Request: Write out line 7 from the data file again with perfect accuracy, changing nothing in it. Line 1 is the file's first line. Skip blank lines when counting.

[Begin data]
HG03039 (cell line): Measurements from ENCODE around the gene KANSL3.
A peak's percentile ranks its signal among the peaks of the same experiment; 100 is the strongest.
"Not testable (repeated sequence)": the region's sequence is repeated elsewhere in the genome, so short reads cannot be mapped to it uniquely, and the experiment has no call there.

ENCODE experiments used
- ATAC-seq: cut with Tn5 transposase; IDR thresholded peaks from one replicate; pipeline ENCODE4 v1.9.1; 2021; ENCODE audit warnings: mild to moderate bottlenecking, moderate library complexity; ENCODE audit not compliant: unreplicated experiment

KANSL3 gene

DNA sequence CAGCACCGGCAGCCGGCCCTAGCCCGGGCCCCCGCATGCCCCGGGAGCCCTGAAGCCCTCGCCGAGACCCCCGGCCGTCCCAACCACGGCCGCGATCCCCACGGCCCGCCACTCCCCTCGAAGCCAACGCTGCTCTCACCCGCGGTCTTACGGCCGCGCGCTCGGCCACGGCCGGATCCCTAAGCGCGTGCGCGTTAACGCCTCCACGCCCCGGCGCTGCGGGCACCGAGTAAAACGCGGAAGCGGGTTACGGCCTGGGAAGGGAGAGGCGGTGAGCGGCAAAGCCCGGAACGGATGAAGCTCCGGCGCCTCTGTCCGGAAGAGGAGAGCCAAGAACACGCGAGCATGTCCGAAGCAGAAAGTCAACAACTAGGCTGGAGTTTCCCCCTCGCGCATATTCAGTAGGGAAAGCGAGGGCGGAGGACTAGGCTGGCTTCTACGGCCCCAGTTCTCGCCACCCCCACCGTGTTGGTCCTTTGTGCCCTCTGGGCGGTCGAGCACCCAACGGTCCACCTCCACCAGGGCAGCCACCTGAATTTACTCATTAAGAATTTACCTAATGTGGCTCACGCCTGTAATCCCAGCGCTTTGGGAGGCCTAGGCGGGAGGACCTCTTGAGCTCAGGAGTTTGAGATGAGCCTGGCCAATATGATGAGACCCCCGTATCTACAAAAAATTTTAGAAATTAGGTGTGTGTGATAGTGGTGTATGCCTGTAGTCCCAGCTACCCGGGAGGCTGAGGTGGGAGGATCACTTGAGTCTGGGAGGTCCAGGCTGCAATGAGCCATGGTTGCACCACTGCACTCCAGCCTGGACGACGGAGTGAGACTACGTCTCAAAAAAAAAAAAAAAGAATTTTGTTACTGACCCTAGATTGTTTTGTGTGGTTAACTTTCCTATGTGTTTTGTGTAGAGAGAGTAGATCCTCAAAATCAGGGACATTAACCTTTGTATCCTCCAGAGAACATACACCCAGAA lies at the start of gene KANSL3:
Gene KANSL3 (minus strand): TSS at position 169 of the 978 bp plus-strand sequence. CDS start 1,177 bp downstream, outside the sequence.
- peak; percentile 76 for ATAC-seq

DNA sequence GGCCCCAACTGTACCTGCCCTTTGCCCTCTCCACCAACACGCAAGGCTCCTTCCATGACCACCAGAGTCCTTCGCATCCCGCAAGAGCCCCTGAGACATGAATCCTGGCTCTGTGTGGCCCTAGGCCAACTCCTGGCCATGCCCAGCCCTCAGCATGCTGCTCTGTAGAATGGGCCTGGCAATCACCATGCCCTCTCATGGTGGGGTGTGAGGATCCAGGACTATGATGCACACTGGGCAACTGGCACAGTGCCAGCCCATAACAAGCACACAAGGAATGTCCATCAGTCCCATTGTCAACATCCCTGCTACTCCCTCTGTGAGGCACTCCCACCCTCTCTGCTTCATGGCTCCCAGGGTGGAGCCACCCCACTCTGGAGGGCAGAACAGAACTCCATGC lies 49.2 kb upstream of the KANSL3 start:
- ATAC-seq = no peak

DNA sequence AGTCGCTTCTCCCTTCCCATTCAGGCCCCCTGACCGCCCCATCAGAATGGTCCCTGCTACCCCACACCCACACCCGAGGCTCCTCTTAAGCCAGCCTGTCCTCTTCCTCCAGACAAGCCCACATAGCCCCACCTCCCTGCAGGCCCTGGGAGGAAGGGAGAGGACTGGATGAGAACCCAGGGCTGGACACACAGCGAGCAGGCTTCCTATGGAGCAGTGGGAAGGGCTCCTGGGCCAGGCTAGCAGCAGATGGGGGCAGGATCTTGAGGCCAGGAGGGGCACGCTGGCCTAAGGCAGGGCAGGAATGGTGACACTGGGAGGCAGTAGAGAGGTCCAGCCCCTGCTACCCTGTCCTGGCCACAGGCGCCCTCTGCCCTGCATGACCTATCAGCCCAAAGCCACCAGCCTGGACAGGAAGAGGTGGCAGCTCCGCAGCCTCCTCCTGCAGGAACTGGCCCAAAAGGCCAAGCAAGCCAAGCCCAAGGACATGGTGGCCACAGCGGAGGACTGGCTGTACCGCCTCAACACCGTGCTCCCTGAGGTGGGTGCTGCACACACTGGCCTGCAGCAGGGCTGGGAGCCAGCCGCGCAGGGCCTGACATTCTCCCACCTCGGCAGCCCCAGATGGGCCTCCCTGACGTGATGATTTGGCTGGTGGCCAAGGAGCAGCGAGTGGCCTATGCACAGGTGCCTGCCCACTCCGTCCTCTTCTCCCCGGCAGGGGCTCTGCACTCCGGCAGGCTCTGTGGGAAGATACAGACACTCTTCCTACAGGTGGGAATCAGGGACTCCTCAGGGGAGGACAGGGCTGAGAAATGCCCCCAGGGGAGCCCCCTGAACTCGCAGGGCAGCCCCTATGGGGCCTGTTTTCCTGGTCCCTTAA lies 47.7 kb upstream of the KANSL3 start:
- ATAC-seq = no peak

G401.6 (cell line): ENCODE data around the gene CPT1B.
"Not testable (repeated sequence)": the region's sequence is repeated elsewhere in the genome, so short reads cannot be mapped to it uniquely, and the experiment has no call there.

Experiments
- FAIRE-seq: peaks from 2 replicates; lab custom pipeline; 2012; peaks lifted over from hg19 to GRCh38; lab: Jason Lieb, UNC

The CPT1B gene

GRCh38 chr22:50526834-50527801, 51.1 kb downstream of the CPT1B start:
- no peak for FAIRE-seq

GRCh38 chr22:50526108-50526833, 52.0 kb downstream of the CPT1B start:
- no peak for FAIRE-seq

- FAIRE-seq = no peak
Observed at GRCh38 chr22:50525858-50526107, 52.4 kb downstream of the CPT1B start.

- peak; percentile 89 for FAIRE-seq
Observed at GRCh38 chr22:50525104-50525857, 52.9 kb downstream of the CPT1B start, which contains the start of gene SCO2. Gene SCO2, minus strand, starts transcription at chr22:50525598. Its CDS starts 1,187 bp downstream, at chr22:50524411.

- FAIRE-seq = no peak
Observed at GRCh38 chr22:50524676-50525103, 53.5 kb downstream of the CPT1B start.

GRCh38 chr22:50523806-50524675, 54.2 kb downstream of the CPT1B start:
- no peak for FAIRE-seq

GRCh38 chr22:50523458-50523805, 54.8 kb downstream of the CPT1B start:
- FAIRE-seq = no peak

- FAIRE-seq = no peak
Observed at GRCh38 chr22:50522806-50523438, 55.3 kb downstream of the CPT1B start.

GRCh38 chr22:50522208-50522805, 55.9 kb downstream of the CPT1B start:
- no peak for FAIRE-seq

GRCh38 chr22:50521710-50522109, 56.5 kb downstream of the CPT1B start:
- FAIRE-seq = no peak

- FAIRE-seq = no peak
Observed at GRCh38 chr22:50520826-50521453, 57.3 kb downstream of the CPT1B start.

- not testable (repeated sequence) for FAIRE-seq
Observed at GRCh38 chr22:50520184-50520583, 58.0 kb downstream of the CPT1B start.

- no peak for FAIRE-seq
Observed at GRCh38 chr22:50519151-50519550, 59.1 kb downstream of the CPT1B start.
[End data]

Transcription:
DNA sequence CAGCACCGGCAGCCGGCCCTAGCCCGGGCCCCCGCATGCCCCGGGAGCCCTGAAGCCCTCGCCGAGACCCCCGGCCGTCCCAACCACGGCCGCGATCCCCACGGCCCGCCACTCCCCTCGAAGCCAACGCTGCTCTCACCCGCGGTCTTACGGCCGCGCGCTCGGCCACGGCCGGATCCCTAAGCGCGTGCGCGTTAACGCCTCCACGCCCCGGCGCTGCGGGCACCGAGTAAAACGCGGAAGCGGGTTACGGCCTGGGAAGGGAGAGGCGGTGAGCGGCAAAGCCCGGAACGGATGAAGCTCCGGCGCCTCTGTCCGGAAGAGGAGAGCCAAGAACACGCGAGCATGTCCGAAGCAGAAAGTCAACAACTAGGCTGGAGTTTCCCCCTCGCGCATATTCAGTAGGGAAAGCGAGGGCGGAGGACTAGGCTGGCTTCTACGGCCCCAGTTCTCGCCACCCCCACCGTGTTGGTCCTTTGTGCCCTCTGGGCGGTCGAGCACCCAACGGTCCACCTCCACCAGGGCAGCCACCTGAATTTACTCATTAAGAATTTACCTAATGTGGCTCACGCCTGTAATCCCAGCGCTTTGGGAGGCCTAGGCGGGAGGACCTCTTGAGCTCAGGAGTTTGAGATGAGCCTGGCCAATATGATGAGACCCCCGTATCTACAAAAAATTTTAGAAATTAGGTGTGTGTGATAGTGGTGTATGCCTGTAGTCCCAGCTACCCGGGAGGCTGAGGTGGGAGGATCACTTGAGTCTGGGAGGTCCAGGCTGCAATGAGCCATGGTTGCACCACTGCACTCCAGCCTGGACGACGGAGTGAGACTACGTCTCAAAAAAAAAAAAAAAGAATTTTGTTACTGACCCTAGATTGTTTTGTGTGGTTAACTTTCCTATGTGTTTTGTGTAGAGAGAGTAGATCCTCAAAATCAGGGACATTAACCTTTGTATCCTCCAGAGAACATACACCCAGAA lies at the start of gene KANSL3: